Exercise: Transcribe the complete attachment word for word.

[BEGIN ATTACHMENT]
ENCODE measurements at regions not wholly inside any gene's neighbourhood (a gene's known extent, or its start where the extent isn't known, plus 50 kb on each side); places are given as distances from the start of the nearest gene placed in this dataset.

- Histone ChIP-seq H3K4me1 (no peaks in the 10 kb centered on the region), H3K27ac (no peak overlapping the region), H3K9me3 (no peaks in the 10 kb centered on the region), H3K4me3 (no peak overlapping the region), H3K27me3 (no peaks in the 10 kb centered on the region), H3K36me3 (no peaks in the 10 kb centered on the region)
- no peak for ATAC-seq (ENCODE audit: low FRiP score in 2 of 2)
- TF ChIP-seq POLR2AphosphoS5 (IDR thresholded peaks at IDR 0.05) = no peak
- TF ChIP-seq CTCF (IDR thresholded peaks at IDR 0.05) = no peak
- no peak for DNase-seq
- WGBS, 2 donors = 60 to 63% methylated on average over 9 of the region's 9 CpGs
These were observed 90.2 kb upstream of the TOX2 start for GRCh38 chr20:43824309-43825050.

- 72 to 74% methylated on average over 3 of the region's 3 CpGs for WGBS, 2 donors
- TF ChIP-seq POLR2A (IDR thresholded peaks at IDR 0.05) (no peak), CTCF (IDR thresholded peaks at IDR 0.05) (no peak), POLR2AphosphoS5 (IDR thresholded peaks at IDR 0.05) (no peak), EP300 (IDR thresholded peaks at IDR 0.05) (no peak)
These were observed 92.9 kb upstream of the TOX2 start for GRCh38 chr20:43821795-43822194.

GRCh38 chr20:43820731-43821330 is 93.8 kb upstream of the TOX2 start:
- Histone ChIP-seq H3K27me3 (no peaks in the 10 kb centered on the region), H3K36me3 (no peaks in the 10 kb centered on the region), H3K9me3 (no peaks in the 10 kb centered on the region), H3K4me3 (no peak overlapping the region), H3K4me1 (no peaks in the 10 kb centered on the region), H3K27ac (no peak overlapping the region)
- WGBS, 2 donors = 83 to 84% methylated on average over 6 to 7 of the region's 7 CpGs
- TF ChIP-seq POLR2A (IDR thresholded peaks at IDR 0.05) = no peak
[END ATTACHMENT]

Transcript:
ENCODE measurements at regions not wholly inside any gene's neighbourhood (a gene's known extent, or its start where the extent isn't known, plus 50 kb on each side); places are given as distances from the start of the nearest gene placed in this dataset.

- Histone ChIP-seq H3K4me1 (no peaks in the 10 kb centered on the region), H3K27ac (no peak overlapping the region), H3K9me3 (no peaks in the 10 kb centered on the region), H3K4me3 (no peak overlapping the region), H3K27me3 (no peaks in the 10 kb centered on the region), H3K36me3 (no peaks in the 10 kb centered on the region)
- no peak for ATAC-seq (ENCODE audit: low FRiP score in 2 of 2)
- TF ChIP-seq POLR2AphosphoS5 (IDR thresholded peaks at IDR 0.05) = no peak
- TF ChIP-seq CTCF (IDR thresholded peaks at IDR 0.05) = no peak
- no peak for DNase-seq
- WGBS, 2 donors = 60 to 63% methylated on average over 9 of the region's 9 CpGs
These were observed 90.2 kb upstream of the TOX2 start for GRCh38 chr20:43824309-43825050.

- 72 to 74% methylated on average over 3 of the region's 3 CpGs for WGBS, 2 donors
- TF ChIP-seq POLR2A (IDR thresholded peaks at IDR 0.05) (no peak), CTCF (IDR thresholded peaks at IDR 0.05) (no peak), POLR2AphosphoS5 (IDR thresholded peaks at IDR 0.05) (no peak), EP300 (IDR thresholded peaks at IDR 0.05) (no peak)
These were observed 92.9 kb upstream of the TOX2 start for GRCh38 chr20:43821795-43822194.

GRCh38 chr20:43820731-43821330 is 93.8 kb upstream of the TOX2 start:
- Histone ChIP-seq H3K27me3 (no peaks in the 10 kb centered on the region), H3K36me3 (no peaks in the 10 kb centered on the region), H3K9me3 (no peaks in the 10 kb centered on the region), H3K4me3 (no peak overlapping the region), H3K4me1 (no peaks in the 10 kb centered on the region), H3K27ac (no peak overlapping the region)
- WGBS, 2 donors = 83 to 84% methylated on average over 6 to 7 of the region's 7 CpGs
- TF ChIP-seq POLR2A (IDR thresholded peaks at IDR 0.05) = no peak